The Chicago Show was my second opportunity to hear the unique circular-arc line array speakers designed by legendary audio engineer Don Keele, who was for many years the speaker reviewer at the long-gone Audio magazine. The 5'-tall CBT36 covers a 36° vertical arc, and with its 72 ¾" tweeters and 18 3.5" midrange units, all sourced from Dayton, projects a tailored wavefront that both allows for a very wide sweet spot from where a stereo image can be perceived and doesn't fall off with distance in the usual manner. The speakers used a DEQX digital crossover and were being driven by an Acurus amplifier. They were operating down to 45Hz, below which a subwoofer took over.
MA's Todd Garfinkle always makes good music at shows and Axpona was no exception. Todd was driving a Primare PRE32 preamp and Primare A363 power amp with single- and double-rate DSD master files, played back from his Korg recorder. Speakers were the two-way Elac BS244s, which combine an AMT tweeter with a dimpled metal-cone woofer. Piano and drums had excellent jump factor combined with clarity and accurate midrange tonality, despite the modest-looking, table-top set-up.
In Pro Musica's second room, Dynaudio's Confidence C1 Signature speakers ($8500/pair in Signature finish, $7700/pair in standard Mk.II finish) were driven by Naim's SuperUniti integrated streaming amplifier ($6000), hooked up with Naim NACA5 speaker cable ($15/foot). I listend again to some of Ken Christianson's recordings on the Naim label, including a Schubert Symphony 5 performed by Iona Brown leading the Norwegian Chamber Orchestra. Sonics, music, balance, communicationI wanted for nothing.
That is not a feeble attempt at a joke; it really is how Mr. Freud forced this Contributing Editor to slip on the word “editors.” Perhaps I was thinking of The Absolute Sound Executive Editor Jonathan Valin, who not only pulled a no-show for the Friday and Saturday afternoon 90-minute Editors panelspre-show promotion and the show guide had advertised his participation, with Robert Harleybut also attempted to erase from history, in his online AXPONA report, the rather significant fact that the last major audio show in Chicago was not the 1994 Consumer Electronics Show, as he claims, but rather in 1999, when the Stereophile show came to the Windy City. Is such competitiveness really necessary, given how different the two magazines are?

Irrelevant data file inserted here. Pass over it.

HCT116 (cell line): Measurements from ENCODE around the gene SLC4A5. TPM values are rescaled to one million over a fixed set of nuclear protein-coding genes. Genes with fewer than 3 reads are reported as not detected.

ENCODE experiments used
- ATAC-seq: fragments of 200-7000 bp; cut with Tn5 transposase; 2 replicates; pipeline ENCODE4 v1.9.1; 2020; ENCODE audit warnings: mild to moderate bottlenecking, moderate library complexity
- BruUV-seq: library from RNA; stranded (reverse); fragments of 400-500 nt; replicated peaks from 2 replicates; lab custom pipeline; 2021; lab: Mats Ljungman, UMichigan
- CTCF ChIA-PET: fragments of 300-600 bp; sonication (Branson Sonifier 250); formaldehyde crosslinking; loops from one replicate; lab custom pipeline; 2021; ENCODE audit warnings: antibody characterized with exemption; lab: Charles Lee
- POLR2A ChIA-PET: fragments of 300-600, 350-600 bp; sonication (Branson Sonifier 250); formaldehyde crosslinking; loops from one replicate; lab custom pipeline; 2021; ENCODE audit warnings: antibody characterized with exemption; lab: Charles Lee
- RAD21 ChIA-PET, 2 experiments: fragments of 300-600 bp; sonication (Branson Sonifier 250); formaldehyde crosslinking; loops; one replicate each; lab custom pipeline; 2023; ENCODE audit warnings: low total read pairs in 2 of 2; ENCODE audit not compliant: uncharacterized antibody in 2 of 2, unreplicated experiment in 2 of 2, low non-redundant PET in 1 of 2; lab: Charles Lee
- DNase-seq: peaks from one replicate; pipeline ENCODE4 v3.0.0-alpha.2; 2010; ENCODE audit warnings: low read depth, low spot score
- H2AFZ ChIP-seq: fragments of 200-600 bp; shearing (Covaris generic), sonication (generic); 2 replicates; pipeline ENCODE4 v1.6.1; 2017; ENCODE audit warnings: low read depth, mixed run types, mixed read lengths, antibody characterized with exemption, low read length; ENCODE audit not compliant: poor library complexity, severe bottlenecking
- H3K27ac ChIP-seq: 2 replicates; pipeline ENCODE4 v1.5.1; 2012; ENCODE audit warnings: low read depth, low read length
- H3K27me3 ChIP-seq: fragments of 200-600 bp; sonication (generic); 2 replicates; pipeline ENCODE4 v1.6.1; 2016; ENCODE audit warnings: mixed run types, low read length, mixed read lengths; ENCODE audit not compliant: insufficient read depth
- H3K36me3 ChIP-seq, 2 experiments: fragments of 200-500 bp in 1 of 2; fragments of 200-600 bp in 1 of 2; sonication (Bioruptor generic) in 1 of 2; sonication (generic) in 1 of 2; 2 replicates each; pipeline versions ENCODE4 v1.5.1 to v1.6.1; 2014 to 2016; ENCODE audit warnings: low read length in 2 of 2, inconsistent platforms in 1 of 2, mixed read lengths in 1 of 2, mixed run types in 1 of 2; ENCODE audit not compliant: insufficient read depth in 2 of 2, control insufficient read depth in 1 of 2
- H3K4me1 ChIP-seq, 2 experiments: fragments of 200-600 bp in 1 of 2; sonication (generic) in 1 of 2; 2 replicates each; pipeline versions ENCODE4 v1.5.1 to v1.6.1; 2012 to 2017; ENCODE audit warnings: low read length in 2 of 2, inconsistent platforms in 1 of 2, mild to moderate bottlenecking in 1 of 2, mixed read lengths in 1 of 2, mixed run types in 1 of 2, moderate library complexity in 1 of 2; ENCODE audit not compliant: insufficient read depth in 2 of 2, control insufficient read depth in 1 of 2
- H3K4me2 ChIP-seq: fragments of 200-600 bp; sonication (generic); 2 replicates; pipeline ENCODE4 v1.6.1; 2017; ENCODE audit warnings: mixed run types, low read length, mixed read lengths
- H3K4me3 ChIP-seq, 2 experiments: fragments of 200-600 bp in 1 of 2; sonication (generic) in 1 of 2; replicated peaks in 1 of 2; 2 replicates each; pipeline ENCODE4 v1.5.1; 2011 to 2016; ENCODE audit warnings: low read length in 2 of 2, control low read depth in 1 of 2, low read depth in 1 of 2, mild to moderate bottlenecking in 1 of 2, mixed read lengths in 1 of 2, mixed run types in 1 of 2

The moderator for both panels was the extremely articulate and informed Bes Nievera of Music Direct and also a host on Chicago area public radio station WDCB, who just happens to be a long-time audiophile. Panelists included (leftright), from TAS, Editor-in-Chief Robert Harley; from DaGoGo.com, Senior Editor Ed Momkus; from Stereophile and an embarrassingly long list of other publications, Contributing Ediot Jason Victor Serinus, and Stereophile’s Editor-in-Chief John Atkinson.
"Updating of a legend..." read the one-sheet in Barrington retailer Essential Audio's room. It was referring to the Transmission Audio M1i speaker, a much-evolved descendant of the Red Rose Music R3 loudspeaker designed by Bo Bengtsson that Michael Fremer favorably reviewed for Stereophile back in May 2001. The M1i combines a dipole quad-ribbon tweeter with an aperiodically damped 5" woofer and costs $4500/pair.
My first opportunity to hear the exaSound e20 DSD/DXD/PCM DAC ($2500) did not disappoint. The company that self-effacingly identifies itself as "exaSound," with a small "e," played along with surprisingly extended Janszen 2A2.1 electrostatic loudspeakers ($7495/pair),, which are reputedly flat to 40Hz, and the Bryston Power Pac 250 amp ($2350) to deliver a beautiful smooth, wide soundstage on a DSD recording from Channel Classics.
Musical Surroundings, the distributor whose headquarters are in my notoriously crime-ridden town of Oakland, had multiple presences at AXPONA. One was on the mezzanine, where Mike Fajen was touting the pairing of the Fosgate Signature headphone amp ($1500) with Musical Surroundings' new MYDAC II ($1200). To these ears, the pairing is felicitous. Heard through revealing Sennheiser HD 800 headphones, the sound was exceptionally nice, warm, and lovely.
As in other shows, the Chicago AXPONA devoted a ballroom to the software vendors who feed our passion for music. Even before the show officially opened on Friday, a healthy crowd was browsing Music Direct's, Elusive Disc's, and Acoustic Sounds' racks'o'vinyl while Josh Bizar, Director of Sales and Marketing for Music Direct and Mobile Fidelity, acknowledges the camera.